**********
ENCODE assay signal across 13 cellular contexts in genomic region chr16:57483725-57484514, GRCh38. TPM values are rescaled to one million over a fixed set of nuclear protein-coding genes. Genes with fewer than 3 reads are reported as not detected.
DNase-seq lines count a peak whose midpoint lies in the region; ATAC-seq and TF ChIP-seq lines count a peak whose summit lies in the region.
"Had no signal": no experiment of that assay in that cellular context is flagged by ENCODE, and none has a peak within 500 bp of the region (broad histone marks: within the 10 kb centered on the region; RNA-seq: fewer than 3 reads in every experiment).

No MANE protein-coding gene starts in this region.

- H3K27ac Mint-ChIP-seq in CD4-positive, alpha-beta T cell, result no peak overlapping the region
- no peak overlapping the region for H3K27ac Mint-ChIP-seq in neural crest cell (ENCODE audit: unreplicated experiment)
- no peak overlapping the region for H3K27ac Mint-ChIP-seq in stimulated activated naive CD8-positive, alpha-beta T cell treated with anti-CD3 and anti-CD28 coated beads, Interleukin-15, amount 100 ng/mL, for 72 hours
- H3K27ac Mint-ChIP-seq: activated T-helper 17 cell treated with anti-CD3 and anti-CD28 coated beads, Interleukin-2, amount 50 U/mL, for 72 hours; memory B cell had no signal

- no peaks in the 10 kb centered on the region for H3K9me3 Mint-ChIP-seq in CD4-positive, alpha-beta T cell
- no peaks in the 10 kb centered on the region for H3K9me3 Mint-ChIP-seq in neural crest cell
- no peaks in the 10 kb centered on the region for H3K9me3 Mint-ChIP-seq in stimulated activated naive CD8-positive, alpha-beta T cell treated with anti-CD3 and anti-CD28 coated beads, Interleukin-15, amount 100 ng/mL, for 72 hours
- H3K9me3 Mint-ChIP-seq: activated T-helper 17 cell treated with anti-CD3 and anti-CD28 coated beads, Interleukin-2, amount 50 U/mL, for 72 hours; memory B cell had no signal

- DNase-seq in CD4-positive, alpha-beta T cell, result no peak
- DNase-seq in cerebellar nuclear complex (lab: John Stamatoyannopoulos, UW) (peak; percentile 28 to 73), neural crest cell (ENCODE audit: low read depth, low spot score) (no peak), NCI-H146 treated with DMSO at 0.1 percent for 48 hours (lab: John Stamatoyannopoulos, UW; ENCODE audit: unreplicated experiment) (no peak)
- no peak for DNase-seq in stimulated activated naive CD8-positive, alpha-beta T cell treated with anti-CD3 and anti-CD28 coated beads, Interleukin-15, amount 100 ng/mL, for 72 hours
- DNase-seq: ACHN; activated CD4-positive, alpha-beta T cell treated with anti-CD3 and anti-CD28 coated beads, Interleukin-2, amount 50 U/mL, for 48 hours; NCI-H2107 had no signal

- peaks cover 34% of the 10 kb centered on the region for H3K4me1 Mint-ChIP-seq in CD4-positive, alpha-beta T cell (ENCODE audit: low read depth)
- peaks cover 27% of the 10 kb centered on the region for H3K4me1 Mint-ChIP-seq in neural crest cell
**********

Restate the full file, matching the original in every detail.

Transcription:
ENCODE assay signal across 13 cellular contexts in genomic region chr16:57483725-57484514, GRCh38. TPM values are rescaled to one million over a fixed set of nuclear protein-coding genes. Genes with fewer than 3 reads are reported as not detected.
DNase-seq lines count a peak whose midpoint lies in the region; ATAC-seq and TF ChIP-seq lines count a peak whose summit lies in the region.
"Had no signal": no experiment of that assay in that cellular context is flagged by ENCODE, and none has a peak within 500 bp of the region (broad histone marks: within the 10 kb centered on the region; RNA-seq: fewer than 3 reads in every experiment).

No MANE protein-coding gene starts in this region.

- H3K27ac Mint-ChIP-seq in CD4-positive, alpha-beta T cell, result no peak overlapping the region
- no peak overlapping the region for H3K27ac Mint-ChIP-seq in neural crest cell (ENCODE audit: unreplicated experiment)
- no peak overlapping the region for H3K27ac Mint-ChIP-seq in stimulated activated naive CD8-positive, alpha-beta T cell treated with anti-CD3 and anti-CD28 coated beads, Interleukin-15, amount 100 ng/mL, for 72 hours
- H3K27ac Mint-ChIP-seq: activated T-helper 17 cell treated with anti-CD3 and anti-CD28 coated beads, Interleukin-2, amount 50 U/mL, for 72 hours; memory B cell had no signal

- no peaks in the 10 kb centered on the region for H3K9me3 Mint-ChIP-seq in CD4-positive, alpha-beta T cell
- no peaks in the 10 kb centered on the region for H3K9me3 Mint-ChIP-seq in neural crest cell
- no peaks in the 10 kb centered on the region for H3K9me3 Mint-ChIP-seq in stimulated activated naive CD8-positive, alpha-beta T cell treated with anti-CD3 and anti-CD28 coated beads, Interleukin-15, amount 100 ng/mL, for 72 hours
- H3K9me3 Mint-ChIP-seq: activated T-helper 17 cell treated with anti-CD3 and anti-CD28 coated beads, Interleukin-2, amount 50 U/mL, for 72 hours; memory B cell had no signal

- DNase-seq in CD4-positive, alpha-beta T cell, result no peak
- DNase-seq in cerebellar nuclear complex (lab: John Stamatoyannopoulos, UW) (peak; percentile 28 to 73), neural crest cell (ENCODE audit: low read depth, low spot score) (no peak), NCI-H146 treated with DMSO at 0.1 percent for 48 hours (lab: John Stamatoyannopoulos, UW; ENCODE audit: unreplicated experiment) (no peak)
- no peak for DNase-seq in stimulated activated naive CD8-positive, alpha-beta T cell treated with anti-CD3 and anti-CD28 coated beads, Interleukin-15, amount 100 ng/mL, for 72 hours
- DNase-seq: ACHN; activated CD4-positive, alpha-beta T cell treated with anti-CD3 and anti-CD28 coated beads, Interleukin-2, amount 50 U/mL, for 48 hours; NCI-H2107 had no signal

- peaks cover 34% of the 10 kb centered on the region for H3K4me1 Mint-ChIP-seq in CD4-positive, alpha-beta T cell (ENCODE audit: low read depth)
- peaks cover 27% of the 10 kb centered on the region for H3K4me1 Mint-ChIP-seq in neural crest cell